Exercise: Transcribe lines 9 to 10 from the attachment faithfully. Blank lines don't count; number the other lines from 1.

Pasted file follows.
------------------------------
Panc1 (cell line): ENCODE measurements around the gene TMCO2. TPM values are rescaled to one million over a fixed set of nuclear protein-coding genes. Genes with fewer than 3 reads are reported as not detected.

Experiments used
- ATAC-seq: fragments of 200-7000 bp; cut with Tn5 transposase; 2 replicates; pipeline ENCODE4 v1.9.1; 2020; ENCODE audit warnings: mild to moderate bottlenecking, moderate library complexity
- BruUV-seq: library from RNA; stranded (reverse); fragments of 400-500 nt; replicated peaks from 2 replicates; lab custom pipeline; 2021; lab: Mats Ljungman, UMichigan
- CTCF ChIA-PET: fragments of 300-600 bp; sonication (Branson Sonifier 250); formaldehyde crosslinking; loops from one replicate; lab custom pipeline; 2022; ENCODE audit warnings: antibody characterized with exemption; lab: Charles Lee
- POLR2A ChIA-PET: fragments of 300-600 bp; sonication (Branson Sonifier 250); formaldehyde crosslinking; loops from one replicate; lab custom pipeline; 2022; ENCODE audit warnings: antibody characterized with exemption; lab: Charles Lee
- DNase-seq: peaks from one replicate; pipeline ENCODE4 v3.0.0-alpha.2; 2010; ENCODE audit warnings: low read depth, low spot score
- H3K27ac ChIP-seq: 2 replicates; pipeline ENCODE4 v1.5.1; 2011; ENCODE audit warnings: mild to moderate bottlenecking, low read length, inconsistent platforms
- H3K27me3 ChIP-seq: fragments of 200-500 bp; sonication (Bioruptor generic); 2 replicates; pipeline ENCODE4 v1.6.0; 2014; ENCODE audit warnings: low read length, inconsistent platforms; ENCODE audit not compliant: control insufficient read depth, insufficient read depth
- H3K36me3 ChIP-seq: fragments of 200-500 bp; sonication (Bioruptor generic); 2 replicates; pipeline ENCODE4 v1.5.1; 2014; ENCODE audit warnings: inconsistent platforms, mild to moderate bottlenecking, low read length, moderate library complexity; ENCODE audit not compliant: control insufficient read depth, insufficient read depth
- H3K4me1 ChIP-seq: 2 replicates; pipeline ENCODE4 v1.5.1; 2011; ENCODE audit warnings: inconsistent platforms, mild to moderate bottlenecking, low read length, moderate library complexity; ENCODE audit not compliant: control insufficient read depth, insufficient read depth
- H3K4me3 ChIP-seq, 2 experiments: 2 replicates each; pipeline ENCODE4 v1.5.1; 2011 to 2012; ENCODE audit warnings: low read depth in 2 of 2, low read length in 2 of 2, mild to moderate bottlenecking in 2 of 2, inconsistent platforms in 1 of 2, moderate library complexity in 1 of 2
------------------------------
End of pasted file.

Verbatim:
- H3K27me3 ChIP-seq: fragments of 200-500 bp; sonication (Bioruptor generic); 2 replicates; pipeline ENCODE4 v1.6.0; 2014; ENCODE audit warnings: low read length, inconsistent platforms; ENCODE audit not compliant: control insufficient read depth, insufficient read depth
- H3K36me3 ChIP-seq: fragments of 200-500 bp; sonication (Bioruptor generic); 2 replicates; pipeline ENCODE4 v1.5.1; 2014; ENCODE audit warnings: inconsistent platforms, mild to moderate bottlenecking, low read length, moderate library complexity; ENCODE audit not compliant: control insufficient read depth, insufficient read depth